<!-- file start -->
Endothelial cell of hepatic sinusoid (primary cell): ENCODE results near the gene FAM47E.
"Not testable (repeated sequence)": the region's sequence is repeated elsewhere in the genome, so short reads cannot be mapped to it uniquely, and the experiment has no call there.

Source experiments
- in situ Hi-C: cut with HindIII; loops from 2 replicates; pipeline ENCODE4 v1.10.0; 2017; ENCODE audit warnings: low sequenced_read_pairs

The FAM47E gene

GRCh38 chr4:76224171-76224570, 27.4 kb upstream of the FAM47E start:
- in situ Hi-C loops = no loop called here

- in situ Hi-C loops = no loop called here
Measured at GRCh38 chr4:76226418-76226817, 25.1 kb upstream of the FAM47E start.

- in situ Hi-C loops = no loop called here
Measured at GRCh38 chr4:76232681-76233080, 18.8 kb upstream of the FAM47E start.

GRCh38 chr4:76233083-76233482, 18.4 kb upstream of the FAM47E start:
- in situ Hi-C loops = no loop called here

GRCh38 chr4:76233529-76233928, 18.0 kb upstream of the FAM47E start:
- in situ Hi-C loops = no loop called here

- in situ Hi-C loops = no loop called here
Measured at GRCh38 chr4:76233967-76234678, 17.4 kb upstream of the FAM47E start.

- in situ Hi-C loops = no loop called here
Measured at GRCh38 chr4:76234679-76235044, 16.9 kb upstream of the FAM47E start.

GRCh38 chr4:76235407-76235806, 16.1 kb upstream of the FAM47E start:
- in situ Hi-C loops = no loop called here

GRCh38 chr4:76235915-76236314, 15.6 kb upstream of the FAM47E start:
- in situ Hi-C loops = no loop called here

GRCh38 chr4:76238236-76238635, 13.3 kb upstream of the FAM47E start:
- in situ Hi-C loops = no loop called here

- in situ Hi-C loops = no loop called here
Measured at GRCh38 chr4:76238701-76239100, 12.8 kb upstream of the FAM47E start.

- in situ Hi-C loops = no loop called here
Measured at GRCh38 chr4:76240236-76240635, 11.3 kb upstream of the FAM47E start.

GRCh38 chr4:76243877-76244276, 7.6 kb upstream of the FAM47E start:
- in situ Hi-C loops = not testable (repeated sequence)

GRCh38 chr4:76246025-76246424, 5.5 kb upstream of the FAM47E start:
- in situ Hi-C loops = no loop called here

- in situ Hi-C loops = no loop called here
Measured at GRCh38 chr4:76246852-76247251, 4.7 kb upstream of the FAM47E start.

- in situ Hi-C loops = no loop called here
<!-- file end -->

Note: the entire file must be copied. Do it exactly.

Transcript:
Endothelial cell of hepatic sinusoid (primary cell): ENCODE results near the gene FAM47E.
"Not testable (repeated sequence)": the region's sequence is repeated elsewhere in the genome, so short reads cannot be mapped to it uniquely, and the experiment has no call there.

Source experiments
- in situ Hi-C: cut with HindIII; loops from 2 replicates; pipeline ENCODE4 v1.10.0; 2017; ENCODE audit warnings: low sequenced_read_pairs

The FAM47E gene

GRCh38 chr4:76224171-76224570, 27.4 kb upstream of the FAM47E start:
- in situ Hi-C loops = no loop called here

- in situ Hi-C loops = no loop called here
Measured at GRCh38 chr4:76226418-76226817, 25.1 kb upstream of the FAM47E start.

- in situ Hi-C loops = no loop called here
Measured at GRCh38 chr4:76232681-76233080, 18.8 kb upstream of the FAM47E start.

GRCh38 chr4:76233083-76233482, 18.4 kb upstream of the FAM47E start:
- in situ Hi-C loops = no loop called here

GRCh38 chr4:76233529-76233928, 18.0 kb upstream of the FAM47E start:
- in situ Hi-C loops = no loop called here

- in situ Hi-C loops = no loop called here
Measured at GRCh38 chr4:76233967-76234678, 17.4 kb upstream of the FAM47E start.

- in situ Hi-C loops = no loop called here
Measured at GRCh38 chr4:76234679-76235044, 16.9 kb upstream of the FAM47E start.

GRCh38 chr4:76235407-76235806, 16.1 kb upstream of the FAM47E start:
- in situ Hi-C loops = no loop called here

GRCh38 chr4:76235915-76236314, 15.6 kb upstream of the FAM47E start:
- in situ Hi-C loops = no loop called here

GRCh38 chr4:76238236-76238635, 13.3 kb upstream of the FAM47E start:
- in situ Hi-C loops = no loop called here

- in situ Hi-C loops = no loop called here
Measured at GRCh38 chr4:76238701-76239100, 12.8 kb upstream of the FAM47E start.

- in situ Hi-C loops = no loop called here
Measured at GRCh38 chr4:76240236-76240635, 11.3 kb upstream of the FAM47E start.

GRCh38 chr4:76243877-76244276, 7.6 kb upstream of the FAM47E start:
- in situ Hi-C loops = not testable (repeated sequence)

GRCh38 chr4:76246025-76246424, 5.5 kb upstream of the FAM47E start:
- in situ Hi-C loops = no loop called here

- in situ Hi-C loops = no loop called here
Measured at GRCh38 chr4:76246852-76247251, 4.7 kb upstream of the FAM47E start.

- in situ Hi-C loops = no loop called here